Thousands of wool growers and their families and rural communities throughout Australia are in desperate need, but their needs can be met only as a result of Government decision and action. In the present circumstances it should be decision and action taken after regard has been had to the Randall report. Surely such decision and action ought to have been taken long ago. As I said in a speech I made in this House last week, in 1964 responsible individuals were advocating that total acquisition of the wool clip would be the answer to the industry's problems and that effect should be given to certain recommendations of the Australian Wool Industry Council. The present position has not come upon the Government unexpectedly. As I said in my earlier speech, it should have been prepared for it. It should have prepared legislation for submission to this Parliament before it went into recess, but now that the Government has decided that the House shall go into recess, surely it should ensure that the House will reassemble in order to debate the business that we have been advocating this afternoon. One Government member, who is a member of the political Party to which the Minister for Primary Industry (Mr Sinclair) belongs - the Minister responsible for this matter - said last week that the Government had resorted to a subterfuge in this regard.


Mr Grassby - Who said that?


Mr KIRWAN - The honourable member for Moore (Mr Maisey).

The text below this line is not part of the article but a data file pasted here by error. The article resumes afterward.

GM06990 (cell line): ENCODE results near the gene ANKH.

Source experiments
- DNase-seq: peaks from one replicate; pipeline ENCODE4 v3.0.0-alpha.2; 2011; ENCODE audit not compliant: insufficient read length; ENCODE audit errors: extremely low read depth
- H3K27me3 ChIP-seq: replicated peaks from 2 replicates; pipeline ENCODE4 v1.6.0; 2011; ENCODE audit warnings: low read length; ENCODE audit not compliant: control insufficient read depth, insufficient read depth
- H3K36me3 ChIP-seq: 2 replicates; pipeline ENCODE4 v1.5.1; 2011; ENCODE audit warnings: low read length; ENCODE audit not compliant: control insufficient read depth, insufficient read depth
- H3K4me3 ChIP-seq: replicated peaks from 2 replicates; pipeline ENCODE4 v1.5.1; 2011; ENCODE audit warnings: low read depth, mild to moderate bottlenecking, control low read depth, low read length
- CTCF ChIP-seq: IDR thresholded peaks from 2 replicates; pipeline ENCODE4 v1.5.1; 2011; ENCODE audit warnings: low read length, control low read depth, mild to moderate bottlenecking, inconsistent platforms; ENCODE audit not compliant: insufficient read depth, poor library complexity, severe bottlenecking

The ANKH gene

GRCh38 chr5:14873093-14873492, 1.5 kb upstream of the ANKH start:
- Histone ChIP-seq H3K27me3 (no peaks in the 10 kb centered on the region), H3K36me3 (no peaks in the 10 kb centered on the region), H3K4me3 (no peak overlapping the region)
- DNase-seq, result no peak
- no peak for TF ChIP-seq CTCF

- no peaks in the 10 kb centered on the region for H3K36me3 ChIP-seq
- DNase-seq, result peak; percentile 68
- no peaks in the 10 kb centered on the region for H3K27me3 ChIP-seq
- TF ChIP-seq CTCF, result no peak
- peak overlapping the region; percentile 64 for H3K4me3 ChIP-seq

Mr DEPUTY SPEAKER (Mr Lucock - Order! I point out to the honourable member for Forrest (Mr Kirwin), as I pointed out to the honourable member for Dawson (Dr Patterson), that the subject matter before the House is the sittings of the House. I have allowed certain references to be made because I felt that it was fair to allow the mover and seconder of the motion to illustrate briefly the reasons for the amendment. However, I suggest to the honourable member for Forrest, as I suggested to the honourable member for Dawson, that we should not develop the argument into a debate on the subject matter of wool acquisition.


Mr KIRWAN - I agree, Sir, but I remind the House that the honourable member for Moore has said that the Government has resorted to subterfuge. Here is an opportunity for the honourable member for Moore-


Mr DEPUTY SPEAKER (Mr Lucock - Order! I ask the honourable member for Forrest not to continue along the lines of debating the wool industry.


Mr KIRWAN - Very well, Sir. Here is an opportunity for the honourable member for Moore to avoid resorting to subterfuge. By voting for the amendment he has an opportunity to stand on the side of the people whom he represents in this place. Indeed, so can the honourable member for Canning (Mr Hallett). As both those honourable members well know, grave concern is felt throughout the rural electorates of this country, no less in Western Australia than in any other State of the Commonwealth. Because of the lack of security felt in the industry because people do not know what the Government intends to do at the end of this month or the end of next month in relation to the support scheme or in relation to wool marketing, it is essential that they should know what is to be done. All we get from the Government are statements. We do not want statements. What we want is legislation passed through this House. But first we want a debate on the Randall report before any decision is made and any legislation is passed through here. So I support wholeheartedly the amendment that has been so ably moved this afternoon by the honourable member for Dawson. I commend it to the House and I commend in particular that the House reassemble before 30th June in order to debate the Randall report and the state of the wool industry, and in order that appropriate legislation be passed through this House.